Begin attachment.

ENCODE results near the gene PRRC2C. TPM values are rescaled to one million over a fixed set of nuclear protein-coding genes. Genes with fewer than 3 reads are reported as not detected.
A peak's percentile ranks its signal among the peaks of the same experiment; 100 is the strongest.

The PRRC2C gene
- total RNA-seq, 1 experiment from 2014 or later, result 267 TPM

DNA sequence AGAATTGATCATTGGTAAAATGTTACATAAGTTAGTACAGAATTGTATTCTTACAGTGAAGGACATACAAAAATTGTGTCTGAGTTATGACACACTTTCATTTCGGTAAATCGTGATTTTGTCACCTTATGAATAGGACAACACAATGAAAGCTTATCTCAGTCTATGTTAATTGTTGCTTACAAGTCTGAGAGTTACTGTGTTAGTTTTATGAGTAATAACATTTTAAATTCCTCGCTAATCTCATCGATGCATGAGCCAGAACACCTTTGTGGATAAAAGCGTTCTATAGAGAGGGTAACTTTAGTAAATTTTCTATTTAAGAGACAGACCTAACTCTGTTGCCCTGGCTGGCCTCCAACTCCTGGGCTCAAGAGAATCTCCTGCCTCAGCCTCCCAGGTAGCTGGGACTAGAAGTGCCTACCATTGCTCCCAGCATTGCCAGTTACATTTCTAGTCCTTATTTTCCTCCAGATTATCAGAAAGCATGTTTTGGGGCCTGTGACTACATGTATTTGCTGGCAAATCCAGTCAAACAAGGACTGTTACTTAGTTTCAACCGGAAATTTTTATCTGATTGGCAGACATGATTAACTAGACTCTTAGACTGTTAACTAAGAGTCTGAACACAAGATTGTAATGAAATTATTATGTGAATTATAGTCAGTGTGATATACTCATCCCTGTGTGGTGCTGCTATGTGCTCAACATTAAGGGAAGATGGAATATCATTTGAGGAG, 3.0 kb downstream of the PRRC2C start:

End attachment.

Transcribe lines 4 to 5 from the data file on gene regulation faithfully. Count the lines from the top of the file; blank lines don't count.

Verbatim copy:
- total RNA-seq, 1 experiment from 2014 or later, result 267 TPM

DNA sequence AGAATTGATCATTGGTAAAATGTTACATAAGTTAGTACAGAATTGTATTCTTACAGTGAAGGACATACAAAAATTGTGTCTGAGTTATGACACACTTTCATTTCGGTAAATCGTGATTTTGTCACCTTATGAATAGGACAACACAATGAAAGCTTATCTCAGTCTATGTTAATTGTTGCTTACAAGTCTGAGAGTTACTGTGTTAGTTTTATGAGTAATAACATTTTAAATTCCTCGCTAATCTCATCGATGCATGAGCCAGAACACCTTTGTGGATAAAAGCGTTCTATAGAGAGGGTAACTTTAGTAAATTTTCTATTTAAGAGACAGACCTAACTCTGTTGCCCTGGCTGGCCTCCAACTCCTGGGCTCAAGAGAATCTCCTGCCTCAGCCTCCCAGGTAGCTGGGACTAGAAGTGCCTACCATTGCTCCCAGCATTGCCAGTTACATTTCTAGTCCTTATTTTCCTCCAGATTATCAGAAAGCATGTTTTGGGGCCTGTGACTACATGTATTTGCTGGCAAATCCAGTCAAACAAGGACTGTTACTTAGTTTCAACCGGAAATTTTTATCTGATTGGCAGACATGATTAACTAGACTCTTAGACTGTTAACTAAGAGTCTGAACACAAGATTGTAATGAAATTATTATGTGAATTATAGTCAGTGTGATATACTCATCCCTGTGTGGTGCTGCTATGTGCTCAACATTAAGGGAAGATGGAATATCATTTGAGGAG, 3.0 kb downstream of the PRRC2C start: